According to Shridhar, law enforcement agencies held “stereotypes and myths concerning certain communities” that hampered early investigation. 


In 2013, the Supreme Court had directed that in every case of a missing child, police should presume it to be an abduction or trafficking incident, unless the investigation proved otherwise. Cases where missing children were not recovered for four months were to be forwarded to the state’s anti-human trafficking unit (AHTU). These are district-level teams comprising trained police officials, representatives of the women and child welfare department, and of local non-profits. 


Article 14 interviewed nine families, including eight belonging to the Bhil community, whose children were missing, all of them impoverished and forced to migrate for work. Academicians and activists said that child labour and child marriages were common in this part of MP. The top court’s directives were violated in several cases. 

 

Though worried about his daughter, Gattu Lal said he was struggling on multiple fronts. He had five other children to support on his income of around Rs 5,000 from watering plants at a nursery. The two bighas of land (a bigha is approximately 24,000 sq feet)  that he and his wife own lay barren, and the 10 kg of wheat his wife earns as a labourer in the wheat harvest are inadequate to feed the family. 


A despairing Gattu Lal said, “Kya karoon… bacchi nahi mil rahe hai.. Dukhi hain, lekin kya karein? (What should I do? We are in pain that we cannot find our daughter. But what to do?)”


How Distress Migration And Missing Children Are Linked


As the COVID-19 pandemic set back families that were already on the fringes, girl children bore the biggest brunt


Satya Prakash, chief operating officer of non-profit FXB India Suraksha, said the failure to ensure safe migration has contributed to the crisis of missing children in MP. He said many children who went missing first appeared to have been recruited for work. “This modus operandi is common in Madhya Pradesh which shares a boundary with five states,” Prakash said, adding that it was necessary to “connect the dots” between the issues of missing children and trafficking.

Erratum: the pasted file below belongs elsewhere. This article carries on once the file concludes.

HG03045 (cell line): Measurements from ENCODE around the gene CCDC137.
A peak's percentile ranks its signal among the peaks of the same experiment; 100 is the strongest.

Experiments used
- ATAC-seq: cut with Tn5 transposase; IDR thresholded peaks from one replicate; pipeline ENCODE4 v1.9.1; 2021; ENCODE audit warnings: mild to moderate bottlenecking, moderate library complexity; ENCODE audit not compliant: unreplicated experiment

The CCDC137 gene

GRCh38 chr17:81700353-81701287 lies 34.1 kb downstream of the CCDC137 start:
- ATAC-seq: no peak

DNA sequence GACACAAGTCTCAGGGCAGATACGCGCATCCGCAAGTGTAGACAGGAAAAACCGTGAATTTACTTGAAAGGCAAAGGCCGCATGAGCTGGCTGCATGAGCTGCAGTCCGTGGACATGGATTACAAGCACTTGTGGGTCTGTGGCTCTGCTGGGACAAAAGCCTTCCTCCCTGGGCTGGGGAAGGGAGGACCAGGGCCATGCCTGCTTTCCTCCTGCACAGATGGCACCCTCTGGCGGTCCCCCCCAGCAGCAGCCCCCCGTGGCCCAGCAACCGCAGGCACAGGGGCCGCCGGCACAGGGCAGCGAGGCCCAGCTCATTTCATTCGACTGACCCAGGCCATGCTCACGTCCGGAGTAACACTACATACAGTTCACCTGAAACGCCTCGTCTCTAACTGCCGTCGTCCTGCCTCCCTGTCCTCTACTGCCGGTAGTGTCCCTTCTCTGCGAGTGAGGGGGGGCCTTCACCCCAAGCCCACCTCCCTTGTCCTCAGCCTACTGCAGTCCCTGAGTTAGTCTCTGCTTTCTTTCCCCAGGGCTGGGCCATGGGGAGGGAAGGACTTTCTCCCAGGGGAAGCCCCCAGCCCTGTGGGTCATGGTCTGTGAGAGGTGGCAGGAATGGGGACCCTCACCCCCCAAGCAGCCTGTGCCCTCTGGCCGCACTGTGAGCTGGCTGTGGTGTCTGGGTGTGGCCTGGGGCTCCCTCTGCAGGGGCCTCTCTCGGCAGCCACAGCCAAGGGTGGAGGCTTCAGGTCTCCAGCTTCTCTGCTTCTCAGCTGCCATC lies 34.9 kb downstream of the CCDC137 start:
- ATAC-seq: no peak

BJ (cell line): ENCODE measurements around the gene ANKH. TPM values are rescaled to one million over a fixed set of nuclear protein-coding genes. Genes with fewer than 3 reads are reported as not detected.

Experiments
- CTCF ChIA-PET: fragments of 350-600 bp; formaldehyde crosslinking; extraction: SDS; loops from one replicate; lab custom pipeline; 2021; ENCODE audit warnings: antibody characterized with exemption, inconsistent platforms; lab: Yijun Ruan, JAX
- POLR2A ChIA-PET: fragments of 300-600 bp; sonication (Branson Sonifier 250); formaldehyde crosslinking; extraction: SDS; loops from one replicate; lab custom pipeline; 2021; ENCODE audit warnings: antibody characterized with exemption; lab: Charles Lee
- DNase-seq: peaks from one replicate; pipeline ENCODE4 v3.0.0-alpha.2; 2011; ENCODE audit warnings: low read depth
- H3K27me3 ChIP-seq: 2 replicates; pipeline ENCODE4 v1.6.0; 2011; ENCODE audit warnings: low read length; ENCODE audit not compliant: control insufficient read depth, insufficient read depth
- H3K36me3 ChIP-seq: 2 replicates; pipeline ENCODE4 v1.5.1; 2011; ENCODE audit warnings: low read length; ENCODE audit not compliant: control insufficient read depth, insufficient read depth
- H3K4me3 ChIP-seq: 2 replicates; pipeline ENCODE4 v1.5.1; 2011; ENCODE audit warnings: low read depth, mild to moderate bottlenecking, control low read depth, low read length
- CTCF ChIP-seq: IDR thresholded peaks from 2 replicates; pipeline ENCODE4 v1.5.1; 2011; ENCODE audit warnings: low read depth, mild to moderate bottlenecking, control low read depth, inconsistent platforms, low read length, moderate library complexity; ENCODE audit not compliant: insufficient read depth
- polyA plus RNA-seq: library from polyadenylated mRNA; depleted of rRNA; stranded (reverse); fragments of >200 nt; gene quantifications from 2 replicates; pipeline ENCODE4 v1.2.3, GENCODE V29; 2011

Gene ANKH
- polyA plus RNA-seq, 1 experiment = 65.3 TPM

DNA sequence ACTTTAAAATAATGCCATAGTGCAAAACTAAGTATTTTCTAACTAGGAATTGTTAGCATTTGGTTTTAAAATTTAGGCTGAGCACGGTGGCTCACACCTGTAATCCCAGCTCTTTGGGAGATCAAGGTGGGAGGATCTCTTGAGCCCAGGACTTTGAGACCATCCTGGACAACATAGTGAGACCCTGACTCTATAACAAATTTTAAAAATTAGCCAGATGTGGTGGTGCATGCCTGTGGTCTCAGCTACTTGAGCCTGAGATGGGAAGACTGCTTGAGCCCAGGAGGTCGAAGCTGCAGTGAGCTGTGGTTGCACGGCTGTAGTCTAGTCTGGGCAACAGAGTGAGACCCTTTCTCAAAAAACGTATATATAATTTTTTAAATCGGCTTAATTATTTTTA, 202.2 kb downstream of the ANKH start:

The absence of a comprehensive response to the current scale of migration of labourers rendered girls in Adivasi areas vulnerable, said Umi Daniel, director, migration and education at Aide et Action International


Multiple factors including poverty, climate change, barriers to accessing education, and lack of shelter and food act as triggers in children going missing, and the pandemic exacerbated these factors. Despite the special policies for migrant workers during the lockdown months, and the Niti Aayog’s draft policy for them, there were “question marks on what has been achieved so far in identifying migrant workers,” Daniel said. 


In Dhar, among the top 10 districts for missing children in MP since 2017, more than 40% of the population is ‘multidimensionally poor’ according to government think tank NITI Aayog’s 2021 report on a national multidimensional poverty index. This index captures deprivation in health, education and living standards. MP was ranked India’s fourth poorest state. 


According to experts, curbing the crisis of MP’s missing children required an integrated approach that tackled migration, lack of employment opportunities and hunger.


Radhyesham Kanjilal, Dhar district coordinator, Childline Foundation, said, “In cases where children accompany parents when they are migrating, they lose access to education.” Census 2011 data showed that 92.95 million children were migrants, or every fifth child in India.